# Smooth invariance of domain and diffeomorphisms

A question regarding Tu's take on smooth invariance of domain. The theorem is stated as follows:

Let $$U \subset \mathbb{R}^n$$ be an open subset, $$S \subset \mathbb{R}^n$$ an arbitrary subset, and $$f:U \rightarrow S$$ a diffeomorphism. Then S is open in $$\mathbb{R}^n$$.

I understand the subtlety of proving that $$S$$ is open in $$\mathbb{R}^n$$, as it is only given that $$S$$ is open in $$S$$ itself. Roughly speaking, the proof is as follows. For arbitrary $$p \in U$$ and $$f(p) \in S$$, there is guaranteed to be an open set $$V$$ in $$\mathbb{R}^n$$ with a $$C^\infty$$ map $$g:V \rightarrow \mathbb{R}^n$$ such that $$g|_S = f^{-1}$$. Via chain rule, the pushforward $$f_{*,p}:T_pU \rightarrow T_{f(p)}V$$ is invertible, and therefore an isomorphism, which gurantees that $$f$$ is a local diffeomorphism at $$p$$ from the inverse function theorem. From there, it can be shown that $$S$$ is open in $$\mathbb{R}^n$$ via local criterion for openness after a quick hop, skip, and a jump.

... However, perhaps this is a silly question, but hasn't the conclusion of this proof already been assumed from the beginning, simply by stating that $$f:U \rightarrow S$$ is a diffeomorphism, because S must be a manifold for the definition of a diffeomorphism to hold: diffeomorphisms map only between manifolds, right? And if $$S$$ is a subset of $$\mathbb{R}^n$$, it must be open in $$\mathbb{R}^n$$, because open sets of manifolds are also manifolds, and a closed/non-open subset of $$\mathbb{R}^n$$ can't be a manifold, yeah? Sure, a non-open subset $$S$$ can be given the subset topology, but if $$S$$ isn't open in $$\mathbb{R}^n$$, then how can we force a differentiable structure on it to make it a manifold in the first place? It sure doesn't seem like I can force charts/homeomorphisms to $$\mathbb{R}^n$$ to hold well when the ambient space is a non-open subset of $$\mathbb{R}^n$$.

To repeat: I know that $$S$$ is only assumed to be open in $$S$$ itself at the start, but the definition of diffeomorphism as a map between manifolds doesn't even make sense if $$S$$ isn't a manifold, and if $$S$$ is a manifold and a subset of $$\mathbb{R}^n$$, it has to be open in $$\mathbb{R}^n$$, because non-open subsets of $$\mathbb{R}^n$$ can't be given manifold structure. Isn't the proof then then just proving something that was assumed by definition?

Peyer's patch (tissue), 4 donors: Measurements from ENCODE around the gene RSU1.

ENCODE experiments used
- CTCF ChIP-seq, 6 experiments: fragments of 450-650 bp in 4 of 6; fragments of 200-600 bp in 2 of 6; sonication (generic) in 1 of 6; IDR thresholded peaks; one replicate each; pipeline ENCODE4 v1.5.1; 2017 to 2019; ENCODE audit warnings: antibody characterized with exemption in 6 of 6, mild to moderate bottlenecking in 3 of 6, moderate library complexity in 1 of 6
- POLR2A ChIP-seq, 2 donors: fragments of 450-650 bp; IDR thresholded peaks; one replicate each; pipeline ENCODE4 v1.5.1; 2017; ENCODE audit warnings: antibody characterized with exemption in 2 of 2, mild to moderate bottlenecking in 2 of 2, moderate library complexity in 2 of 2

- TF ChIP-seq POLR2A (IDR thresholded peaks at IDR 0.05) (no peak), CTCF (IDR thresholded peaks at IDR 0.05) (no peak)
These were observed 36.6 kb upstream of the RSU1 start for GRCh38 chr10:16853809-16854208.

• What is the definition of a diffeomorphism between not necessarily open subsets of $\mathbb R^n$? Commented Apr 5, 2021 at 23:08
• Ah, indeed. For a non-open set, it's smooth at all points in it as long as an open nbh $U$ in $\mathbb{R}^n$ with $g:U \rightarrow \mathbb{R}^n$ such that $g = f$ on the restriction to the overlap between $U$ and $S$. That's what I get for taking too long a break! Apologies! Commented Apr 6, 2021 at 4:41

Perhaps Tu's presentation of basic concepts could be improved didactically. In his book he defines

• smooth maps $$f : U \to \mathbb R^m$$, where $$U \subset \mathbb R^n$$ is open - but he does not explicitly introduce the concept of as smooth map $$f : U \to V$$ for an open $$V \subset \mathbb R^m$$. Okay, I would not regard that as real gap.

• diffeomomorphisms $$F : U \to V$$ between open subsets $$U, V \subset \mathbb R^n$$.

• smooth maps between manifolds

• diffeomorphism between manifolds

Then, in Definition 22.1 he suddenly defines

• smooth maps $$f : S \to \mathbb R^m$$ for arbitrary subsets $$S \subset \mathbb R^n$$

After this he remarks

With this definition it now makes sense to speak of an arbitrary subset $$S \subset \mathbb R^n$$ being diffeomorphic to an arbitrary subset $$T \subset \mathbb R^m$$; this will be the case if and only if there are smooth maps $$f : S \to T \subset \mathbb R^m$$ and $$g : T \to S \subset \mathbb R^n$$ that are inverse to each other.

• He does, my fault. I seemed to have glossed over the expanded definition, mistakenly only referring the definition of diffeomorphism presented for manifolds in chapter 5. Thanks much! Commented Apr 6, 2021 at 21:26